“But, are there any potential alternative to antibiotics treatment?” was one of the questions that several people from the public repeatedly came back to. It is logical to think that if antibiotics stop working we might be able to treat infections in different ways. Alternative treatments such as phage therapy or prevention strategies like vaccines and probiotics are being investigated, showing potential effectiveness towards specific bacteria and infections. Especially vaccination should be used as much as possible, but nevertheless, should be looked at more as complements than substitutes to antibiotic treatments.

Although there is at the moment a drought in the antibiotic pipeline, current research initiatives between the industry sector and academia are possibly leading to new compounds that could hit the market in the near future. Alternative economical models that decouple antibiotic development from sales are also needed and are being tried. But, as pointed out several times, we must be cautious once we get access to new antibiotics to avoid ending up in the same situation we are in today. Resistance will always develop, and we must have a system in place that works consciously to preserve effectiveness.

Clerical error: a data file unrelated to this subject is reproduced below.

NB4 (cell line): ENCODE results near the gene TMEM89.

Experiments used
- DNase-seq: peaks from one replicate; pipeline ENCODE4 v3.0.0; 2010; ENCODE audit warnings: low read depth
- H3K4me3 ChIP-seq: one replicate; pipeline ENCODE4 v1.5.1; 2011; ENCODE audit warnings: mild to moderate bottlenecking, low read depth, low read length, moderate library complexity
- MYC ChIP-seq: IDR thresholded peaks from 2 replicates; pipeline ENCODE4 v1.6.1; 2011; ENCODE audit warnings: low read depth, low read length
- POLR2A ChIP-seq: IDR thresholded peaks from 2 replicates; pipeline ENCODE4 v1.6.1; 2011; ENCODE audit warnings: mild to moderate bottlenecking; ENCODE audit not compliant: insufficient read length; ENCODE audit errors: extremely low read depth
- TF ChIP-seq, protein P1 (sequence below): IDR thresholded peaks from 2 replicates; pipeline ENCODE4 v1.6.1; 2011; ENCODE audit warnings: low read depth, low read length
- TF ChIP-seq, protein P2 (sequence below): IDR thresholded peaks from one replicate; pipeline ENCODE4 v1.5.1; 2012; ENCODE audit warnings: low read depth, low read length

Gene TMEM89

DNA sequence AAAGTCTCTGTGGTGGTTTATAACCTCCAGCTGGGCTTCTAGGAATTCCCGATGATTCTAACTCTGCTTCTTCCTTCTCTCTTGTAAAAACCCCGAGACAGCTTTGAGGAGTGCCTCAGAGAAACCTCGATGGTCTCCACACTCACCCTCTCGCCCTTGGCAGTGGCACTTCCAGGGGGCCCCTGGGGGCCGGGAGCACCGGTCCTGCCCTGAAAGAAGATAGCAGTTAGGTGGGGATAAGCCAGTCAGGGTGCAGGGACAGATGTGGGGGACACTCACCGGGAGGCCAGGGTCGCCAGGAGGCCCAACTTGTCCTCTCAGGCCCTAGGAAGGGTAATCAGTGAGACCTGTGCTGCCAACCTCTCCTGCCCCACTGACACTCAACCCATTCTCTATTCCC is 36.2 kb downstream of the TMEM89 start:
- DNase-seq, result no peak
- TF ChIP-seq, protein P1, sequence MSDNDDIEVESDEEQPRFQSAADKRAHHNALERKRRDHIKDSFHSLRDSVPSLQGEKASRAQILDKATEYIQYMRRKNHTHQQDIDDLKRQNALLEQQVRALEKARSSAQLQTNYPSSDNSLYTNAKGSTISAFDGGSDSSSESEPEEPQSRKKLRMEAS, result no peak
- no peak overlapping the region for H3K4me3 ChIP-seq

After the interesting and intense 90 minutes of questions, answers and debate, the panel wrapped up the session by highlighting briefly their take home messages. “This is not a one-solution problem and just as bacteria will not stop evolving we can never stop working on it,” Linus Sandegren pointed out, a statement that was repeated by other panelists. As a multifactorial problem we need many different scientific disciplines to work together to solve it.

As a centre focusing on antibiotics and antibiotic resistance, UAC is actively working to create knowledge, establish and coordinate collaborations and help the communication of all matters in these topics – three key points to get closer to a solution to this problem. The high attendance and active interaction yesterday show that we are heading, without doubt, in the right direction.

Eva Garmendia
Coordinator at Uppsala Antibiotic Center